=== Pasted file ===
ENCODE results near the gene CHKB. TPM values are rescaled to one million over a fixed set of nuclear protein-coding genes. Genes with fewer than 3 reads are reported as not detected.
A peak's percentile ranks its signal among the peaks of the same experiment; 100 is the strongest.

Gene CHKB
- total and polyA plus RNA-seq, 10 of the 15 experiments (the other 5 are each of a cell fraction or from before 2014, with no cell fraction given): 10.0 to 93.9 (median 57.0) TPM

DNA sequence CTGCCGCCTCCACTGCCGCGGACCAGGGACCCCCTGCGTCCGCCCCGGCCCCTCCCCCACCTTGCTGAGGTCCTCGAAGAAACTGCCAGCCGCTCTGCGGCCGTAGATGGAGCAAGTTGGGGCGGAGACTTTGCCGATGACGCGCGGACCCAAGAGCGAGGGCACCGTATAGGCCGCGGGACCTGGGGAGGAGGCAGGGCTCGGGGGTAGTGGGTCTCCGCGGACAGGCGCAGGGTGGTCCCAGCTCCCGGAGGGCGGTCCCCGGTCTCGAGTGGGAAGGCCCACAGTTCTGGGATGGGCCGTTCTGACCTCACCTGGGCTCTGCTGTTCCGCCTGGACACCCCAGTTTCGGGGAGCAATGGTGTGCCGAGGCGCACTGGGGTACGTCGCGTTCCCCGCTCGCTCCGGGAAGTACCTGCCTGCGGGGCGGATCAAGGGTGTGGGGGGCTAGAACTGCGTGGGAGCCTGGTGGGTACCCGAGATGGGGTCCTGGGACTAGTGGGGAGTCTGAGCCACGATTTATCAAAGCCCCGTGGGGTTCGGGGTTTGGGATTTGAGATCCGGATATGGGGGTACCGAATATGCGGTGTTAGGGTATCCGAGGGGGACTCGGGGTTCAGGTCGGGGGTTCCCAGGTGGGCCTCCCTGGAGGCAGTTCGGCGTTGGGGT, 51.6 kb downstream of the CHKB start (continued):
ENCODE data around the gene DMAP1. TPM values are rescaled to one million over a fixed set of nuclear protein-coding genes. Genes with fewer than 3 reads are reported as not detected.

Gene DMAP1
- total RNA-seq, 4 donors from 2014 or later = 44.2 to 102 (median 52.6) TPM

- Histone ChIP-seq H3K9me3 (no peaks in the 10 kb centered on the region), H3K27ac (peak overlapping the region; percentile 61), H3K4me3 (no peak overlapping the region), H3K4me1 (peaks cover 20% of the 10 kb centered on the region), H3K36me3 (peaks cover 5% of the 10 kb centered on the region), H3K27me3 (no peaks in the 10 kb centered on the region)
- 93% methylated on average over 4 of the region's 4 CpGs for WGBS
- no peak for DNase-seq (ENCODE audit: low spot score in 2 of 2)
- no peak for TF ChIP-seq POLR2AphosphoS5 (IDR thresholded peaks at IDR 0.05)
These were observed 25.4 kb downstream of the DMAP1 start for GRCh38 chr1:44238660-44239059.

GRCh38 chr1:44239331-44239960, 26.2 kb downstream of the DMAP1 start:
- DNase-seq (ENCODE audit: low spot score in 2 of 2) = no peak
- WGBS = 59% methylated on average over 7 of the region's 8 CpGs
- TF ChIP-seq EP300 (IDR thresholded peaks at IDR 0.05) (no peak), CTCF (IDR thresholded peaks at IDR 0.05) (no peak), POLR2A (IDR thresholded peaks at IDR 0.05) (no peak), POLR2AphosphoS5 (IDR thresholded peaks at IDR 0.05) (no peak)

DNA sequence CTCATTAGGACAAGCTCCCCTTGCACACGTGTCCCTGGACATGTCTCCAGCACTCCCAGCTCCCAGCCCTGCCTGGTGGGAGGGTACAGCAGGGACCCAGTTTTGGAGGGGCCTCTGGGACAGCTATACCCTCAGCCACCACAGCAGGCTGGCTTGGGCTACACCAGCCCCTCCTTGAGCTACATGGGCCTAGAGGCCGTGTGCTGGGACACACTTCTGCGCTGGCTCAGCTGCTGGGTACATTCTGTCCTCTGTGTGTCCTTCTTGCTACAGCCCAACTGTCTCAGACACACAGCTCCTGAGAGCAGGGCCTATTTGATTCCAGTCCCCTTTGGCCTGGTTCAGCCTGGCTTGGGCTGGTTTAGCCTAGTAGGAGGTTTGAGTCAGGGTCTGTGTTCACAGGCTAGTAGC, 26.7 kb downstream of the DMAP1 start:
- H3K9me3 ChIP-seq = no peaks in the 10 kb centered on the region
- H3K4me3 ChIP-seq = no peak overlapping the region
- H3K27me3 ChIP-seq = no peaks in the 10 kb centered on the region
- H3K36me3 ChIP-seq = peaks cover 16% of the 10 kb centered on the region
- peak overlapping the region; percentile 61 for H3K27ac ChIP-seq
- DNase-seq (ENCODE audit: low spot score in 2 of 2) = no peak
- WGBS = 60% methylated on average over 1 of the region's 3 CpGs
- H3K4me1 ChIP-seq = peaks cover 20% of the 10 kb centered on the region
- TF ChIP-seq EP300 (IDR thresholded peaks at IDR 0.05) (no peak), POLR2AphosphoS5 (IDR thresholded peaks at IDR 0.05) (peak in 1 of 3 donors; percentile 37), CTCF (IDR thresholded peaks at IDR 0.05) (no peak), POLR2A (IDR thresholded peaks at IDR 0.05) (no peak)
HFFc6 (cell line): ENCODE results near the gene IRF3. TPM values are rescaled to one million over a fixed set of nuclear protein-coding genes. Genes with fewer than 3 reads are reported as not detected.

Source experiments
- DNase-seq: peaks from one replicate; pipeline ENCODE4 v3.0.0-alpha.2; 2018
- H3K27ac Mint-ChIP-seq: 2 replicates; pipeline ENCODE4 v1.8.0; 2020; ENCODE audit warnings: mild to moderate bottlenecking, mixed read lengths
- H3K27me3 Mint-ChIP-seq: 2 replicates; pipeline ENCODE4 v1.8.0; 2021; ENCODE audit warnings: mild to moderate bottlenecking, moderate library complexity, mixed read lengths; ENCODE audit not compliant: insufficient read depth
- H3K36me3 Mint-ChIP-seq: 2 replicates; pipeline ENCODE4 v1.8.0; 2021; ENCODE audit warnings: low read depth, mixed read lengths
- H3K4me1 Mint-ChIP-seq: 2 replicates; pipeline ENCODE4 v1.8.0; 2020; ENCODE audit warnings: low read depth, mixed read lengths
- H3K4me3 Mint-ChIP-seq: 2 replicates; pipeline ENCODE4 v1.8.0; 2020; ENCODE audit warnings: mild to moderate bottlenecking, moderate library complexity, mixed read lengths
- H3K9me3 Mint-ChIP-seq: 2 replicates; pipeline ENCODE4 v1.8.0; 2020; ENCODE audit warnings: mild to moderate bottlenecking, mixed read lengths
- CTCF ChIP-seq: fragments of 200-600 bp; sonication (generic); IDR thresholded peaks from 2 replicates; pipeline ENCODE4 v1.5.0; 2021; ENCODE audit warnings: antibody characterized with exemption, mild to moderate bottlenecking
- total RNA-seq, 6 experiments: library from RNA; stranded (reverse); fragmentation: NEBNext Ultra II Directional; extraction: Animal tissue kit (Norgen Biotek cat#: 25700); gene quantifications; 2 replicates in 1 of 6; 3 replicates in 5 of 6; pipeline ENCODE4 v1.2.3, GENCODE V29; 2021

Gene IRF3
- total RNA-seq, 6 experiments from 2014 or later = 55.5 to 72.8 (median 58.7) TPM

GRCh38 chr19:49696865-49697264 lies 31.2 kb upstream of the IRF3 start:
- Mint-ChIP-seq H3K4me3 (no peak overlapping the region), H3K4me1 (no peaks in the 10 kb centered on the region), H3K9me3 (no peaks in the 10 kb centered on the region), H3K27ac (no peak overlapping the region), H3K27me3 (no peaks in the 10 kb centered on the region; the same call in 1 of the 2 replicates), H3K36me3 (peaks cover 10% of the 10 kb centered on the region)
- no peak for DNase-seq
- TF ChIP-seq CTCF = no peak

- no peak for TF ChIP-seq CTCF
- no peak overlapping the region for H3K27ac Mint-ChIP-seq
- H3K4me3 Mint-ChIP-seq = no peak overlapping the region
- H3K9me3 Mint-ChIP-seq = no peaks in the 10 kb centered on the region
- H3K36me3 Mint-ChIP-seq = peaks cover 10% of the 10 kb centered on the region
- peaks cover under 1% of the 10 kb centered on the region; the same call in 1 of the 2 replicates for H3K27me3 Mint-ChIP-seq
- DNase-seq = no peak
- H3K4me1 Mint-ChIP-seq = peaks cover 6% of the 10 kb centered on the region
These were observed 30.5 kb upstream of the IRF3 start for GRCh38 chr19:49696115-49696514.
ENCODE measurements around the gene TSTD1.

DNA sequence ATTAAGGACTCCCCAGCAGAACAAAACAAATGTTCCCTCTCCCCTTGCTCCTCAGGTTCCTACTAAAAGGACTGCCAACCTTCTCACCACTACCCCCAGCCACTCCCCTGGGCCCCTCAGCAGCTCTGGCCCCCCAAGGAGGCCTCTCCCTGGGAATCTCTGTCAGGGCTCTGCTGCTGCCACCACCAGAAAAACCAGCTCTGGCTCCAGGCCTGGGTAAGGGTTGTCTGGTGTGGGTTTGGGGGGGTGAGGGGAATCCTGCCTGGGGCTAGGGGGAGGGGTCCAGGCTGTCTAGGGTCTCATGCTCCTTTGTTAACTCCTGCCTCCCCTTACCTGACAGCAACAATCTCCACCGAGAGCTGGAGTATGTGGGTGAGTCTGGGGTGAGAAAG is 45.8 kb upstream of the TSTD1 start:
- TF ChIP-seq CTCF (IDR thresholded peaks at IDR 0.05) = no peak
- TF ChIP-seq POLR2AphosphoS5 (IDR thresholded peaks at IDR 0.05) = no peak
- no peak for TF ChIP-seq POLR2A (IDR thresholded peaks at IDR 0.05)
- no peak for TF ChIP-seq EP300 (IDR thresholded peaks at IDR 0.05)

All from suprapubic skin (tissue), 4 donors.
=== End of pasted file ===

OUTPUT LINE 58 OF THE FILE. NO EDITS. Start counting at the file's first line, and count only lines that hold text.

- no peak for TF ChIP-seq POLR2A (IDR thresholded peaks at IDR 0.05)